Posted in 1, tagged analyze, charts, consistant happiness, education, evaluate, facts, graphs, inconsistencies, planning and managing, prove a point, school, sensible decisions, spirtual satisfaction, statistics on February 28, 2010| Leave a Comment »
I can only speak for myself but I think it all begins with a vision. It is what we fantasize about when we are deciding what type of career we want to have and who we will become professionally. I think it’s the training process and the mark that our instructors make on us. I think it is the promises that are made to us about all the possibilities and the feeling that the sky is literally the limit. I think it is the insightful revelations about the work that we discover that keeps us on our toes, highly motivated and from ever being bored. I think it is thinking (even when it appears the opposite is true) that hard work is always rewarded. That if, we will just roll up our sleeves and put our noses to the grindstone, we will prevail, and, that one day, our dreams of success will be actualized. I think it’s all the special people (the professionals who are willing to mentor us) the one’s we relate to on common ground and the one’s we idealize and forever, try to impress that shape our professional identities and grow our careers. I think it is their long-term influence and how their philosophies change us because of their presence in our lives. I think it’s the opportunities that we risk to embrace and what we come to acknowledge as our professional and personal truths. It is the platform that the career gives us to demonstrate our level of courage and integrity. I think it is the way our clients and our patients make us feel and how we empower them with our therapeutic applications and the simple tenderness of our touch. I think it is the dignity and the respect we are shown by our peers or maybe it is the equal support we offer to them. I think it is the way we chose to practice and how it allows us to celebrate our unique talents and develop our skill sets so that we can better improve the quality of our life and the lives of others. I think it is the feeling of family we have when we are among our own at seminars and when we run into the same familiar faces that always attend our annual conferences. I think that it is when we are given a voice or the gift of writing and we use it to broaden the perspective of the field and participate in its evolution. It is all these things and more that make a career really exhilarating. Now, what do you think???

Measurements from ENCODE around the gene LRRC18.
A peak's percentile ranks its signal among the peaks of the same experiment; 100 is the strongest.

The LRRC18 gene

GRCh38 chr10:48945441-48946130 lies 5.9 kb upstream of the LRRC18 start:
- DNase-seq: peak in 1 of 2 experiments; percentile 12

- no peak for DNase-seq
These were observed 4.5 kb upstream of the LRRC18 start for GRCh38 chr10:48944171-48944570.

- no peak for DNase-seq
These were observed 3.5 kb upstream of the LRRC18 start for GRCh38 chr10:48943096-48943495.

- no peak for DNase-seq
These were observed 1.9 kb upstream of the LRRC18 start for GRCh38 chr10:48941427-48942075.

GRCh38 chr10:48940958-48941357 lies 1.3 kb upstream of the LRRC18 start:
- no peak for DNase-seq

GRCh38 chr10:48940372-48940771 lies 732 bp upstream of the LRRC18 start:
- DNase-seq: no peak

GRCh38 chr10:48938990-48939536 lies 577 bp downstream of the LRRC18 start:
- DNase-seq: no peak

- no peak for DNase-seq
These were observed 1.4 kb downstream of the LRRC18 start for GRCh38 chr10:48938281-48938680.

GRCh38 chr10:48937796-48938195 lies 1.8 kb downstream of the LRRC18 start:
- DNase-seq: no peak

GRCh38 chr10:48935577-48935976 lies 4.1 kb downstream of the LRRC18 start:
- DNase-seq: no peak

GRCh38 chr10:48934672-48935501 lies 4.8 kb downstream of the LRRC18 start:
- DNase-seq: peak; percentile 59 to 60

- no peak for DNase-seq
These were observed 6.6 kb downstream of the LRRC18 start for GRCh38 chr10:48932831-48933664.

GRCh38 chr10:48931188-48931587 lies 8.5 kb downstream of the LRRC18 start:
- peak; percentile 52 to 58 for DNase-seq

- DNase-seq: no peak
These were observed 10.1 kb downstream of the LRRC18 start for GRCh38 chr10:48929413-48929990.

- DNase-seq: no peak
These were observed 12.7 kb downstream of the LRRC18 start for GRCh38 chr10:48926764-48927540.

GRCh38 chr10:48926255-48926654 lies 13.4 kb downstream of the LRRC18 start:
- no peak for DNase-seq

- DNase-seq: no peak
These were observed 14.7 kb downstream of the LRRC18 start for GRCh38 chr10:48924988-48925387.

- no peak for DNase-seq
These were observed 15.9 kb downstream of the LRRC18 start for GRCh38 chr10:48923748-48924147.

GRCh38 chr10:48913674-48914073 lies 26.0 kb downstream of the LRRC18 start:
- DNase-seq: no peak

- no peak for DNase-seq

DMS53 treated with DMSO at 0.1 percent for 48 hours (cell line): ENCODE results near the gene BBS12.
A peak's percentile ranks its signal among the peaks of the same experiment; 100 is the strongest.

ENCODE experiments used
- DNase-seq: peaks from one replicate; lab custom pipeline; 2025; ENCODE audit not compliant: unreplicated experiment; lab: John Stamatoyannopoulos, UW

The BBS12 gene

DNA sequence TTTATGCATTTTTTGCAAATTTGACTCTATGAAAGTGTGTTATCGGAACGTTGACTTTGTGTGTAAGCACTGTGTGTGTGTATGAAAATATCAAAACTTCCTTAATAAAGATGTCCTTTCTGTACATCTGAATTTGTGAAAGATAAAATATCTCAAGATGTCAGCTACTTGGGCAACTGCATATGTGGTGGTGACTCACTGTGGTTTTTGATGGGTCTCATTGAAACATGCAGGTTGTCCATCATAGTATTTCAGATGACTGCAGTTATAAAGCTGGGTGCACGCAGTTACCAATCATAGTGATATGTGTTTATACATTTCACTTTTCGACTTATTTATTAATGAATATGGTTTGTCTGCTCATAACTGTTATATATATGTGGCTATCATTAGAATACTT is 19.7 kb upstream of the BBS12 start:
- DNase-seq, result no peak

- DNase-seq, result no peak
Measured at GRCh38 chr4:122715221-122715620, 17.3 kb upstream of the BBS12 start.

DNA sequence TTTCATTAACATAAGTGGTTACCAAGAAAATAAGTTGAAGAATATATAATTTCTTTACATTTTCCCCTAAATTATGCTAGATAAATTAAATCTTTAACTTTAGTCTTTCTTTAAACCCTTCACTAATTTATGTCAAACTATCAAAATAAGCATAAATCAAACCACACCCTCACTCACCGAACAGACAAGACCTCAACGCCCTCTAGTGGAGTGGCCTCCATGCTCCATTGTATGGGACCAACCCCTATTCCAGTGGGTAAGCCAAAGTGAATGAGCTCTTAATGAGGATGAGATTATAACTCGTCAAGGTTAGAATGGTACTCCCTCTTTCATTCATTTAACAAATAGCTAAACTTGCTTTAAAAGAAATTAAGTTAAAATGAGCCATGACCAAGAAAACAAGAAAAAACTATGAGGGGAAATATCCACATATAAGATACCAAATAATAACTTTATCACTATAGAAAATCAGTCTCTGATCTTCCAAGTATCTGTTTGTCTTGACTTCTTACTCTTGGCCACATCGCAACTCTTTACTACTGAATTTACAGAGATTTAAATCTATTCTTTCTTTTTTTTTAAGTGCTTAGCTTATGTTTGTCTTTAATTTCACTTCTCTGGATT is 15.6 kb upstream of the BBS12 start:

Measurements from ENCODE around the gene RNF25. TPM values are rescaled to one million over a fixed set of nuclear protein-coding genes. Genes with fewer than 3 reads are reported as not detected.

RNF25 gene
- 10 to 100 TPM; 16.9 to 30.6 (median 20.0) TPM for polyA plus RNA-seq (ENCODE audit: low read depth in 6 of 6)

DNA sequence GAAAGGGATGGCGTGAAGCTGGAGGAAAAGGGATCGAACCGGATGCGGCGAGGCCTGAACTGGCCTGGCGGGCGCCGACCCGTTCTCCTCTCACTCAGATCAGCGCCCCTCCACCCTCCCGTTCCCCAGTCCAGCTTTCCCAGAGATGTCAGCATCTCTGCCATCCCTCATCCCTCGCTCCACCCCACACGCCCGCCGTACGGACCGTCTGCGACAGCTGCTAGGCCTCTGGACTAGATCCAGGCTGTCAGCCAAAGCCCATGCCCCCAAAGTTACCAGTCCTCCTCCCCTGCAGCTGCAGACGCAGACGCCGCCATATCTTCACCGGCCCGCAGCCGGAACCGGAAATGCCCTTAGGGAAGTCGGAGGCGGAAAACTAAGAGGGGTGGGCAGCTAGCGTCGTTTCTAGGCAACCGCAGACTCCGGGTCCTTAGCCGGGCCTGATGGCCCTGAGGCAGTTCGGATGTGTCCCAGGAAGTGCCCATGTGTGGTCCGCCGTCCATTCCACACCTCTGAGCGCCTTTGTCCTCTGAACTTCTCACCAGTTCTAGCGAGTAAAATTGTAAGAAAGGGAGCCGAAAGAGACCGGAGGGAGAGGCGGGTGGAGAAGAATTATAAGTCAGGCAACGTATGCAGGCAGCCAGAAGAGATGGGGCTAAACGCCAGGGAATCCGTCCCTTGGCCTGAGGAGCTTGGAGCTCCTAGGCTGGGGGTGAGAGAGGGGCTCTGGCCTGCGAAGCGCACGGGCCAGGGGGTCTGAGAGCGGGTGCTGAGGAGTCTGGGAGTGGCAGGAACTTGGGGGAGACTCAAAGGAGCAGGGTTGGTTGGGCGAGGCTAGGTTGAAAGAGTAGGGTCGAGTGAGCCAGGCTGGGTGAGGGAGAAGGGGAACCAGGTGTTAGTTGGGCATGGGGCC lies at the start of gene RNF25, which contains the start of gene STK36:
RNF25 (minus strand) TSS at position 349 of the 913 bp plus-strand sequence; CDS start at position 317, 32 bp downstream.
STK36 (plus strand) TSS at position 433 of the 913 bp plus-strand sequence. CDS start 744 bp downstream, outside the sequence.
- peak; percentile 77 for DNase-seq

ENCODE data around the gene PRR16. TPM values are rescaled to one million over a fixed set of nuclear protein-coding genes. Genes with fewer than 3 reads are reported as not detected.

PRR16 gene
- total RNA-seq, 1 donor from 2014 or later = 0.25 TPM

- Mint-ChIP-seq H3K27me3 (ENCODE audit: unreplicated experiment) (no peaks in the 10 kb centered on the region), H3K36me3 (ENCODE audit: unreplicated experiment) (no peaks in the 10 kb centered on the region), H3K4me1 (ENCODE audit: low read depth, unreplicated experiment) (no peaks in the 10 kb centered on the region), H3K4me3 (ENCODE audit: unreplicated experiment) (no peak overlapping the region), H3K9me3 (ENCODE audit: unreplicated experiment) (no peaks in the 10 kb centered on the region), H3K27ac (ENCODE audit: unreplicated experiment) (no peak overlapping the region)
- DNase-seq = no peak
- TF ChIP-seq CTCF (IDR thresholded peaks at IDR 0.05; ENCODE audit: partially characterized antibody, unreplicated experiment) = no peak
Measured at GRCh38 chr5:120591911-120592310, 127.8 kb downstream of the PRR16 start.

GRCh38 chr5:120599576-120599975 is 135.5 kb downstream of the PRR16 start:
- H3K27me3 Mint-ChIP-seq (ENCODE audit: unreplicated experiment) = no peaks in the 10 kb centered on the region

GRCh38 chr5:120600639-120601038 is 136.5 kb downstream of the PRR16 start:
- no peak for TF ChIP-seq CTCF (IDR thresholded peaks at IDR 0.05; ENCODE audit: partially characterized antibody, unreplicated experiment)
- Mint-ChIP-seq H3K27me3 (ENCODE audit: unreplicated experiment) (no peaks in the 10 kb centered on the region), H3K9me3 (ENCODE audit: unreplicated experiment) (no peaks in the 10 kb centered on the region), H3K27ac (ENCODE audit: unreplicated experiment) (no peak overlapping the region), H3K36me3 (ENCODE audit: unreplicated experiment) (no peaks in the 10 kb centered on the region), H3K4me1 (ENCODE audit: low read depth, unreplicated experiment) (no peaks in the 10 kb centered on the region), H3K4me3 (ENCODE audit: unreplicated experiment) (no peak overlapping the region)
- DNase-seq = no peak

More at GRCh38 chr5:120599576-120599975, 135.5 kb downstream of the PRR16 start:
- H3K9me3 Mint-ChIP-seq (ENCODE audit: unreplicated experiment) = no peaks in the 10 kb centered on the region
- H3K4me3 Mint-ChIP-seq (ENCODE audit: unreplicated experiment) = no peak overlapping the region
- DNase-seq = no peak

Posted in Aesthetic Healing Interventions, Assessing the Impact of Aesthetic Healing, Other systems for caregiving explored, Re-thinking, Searching for Esthetic Meaning, Spiritual Driven Aesthetic Care, tagged caregiving, caring, communication, compassion, confidence, curiosty, empathy, heart, kindness, tenderness on February 26, 2010| Leave a Comment »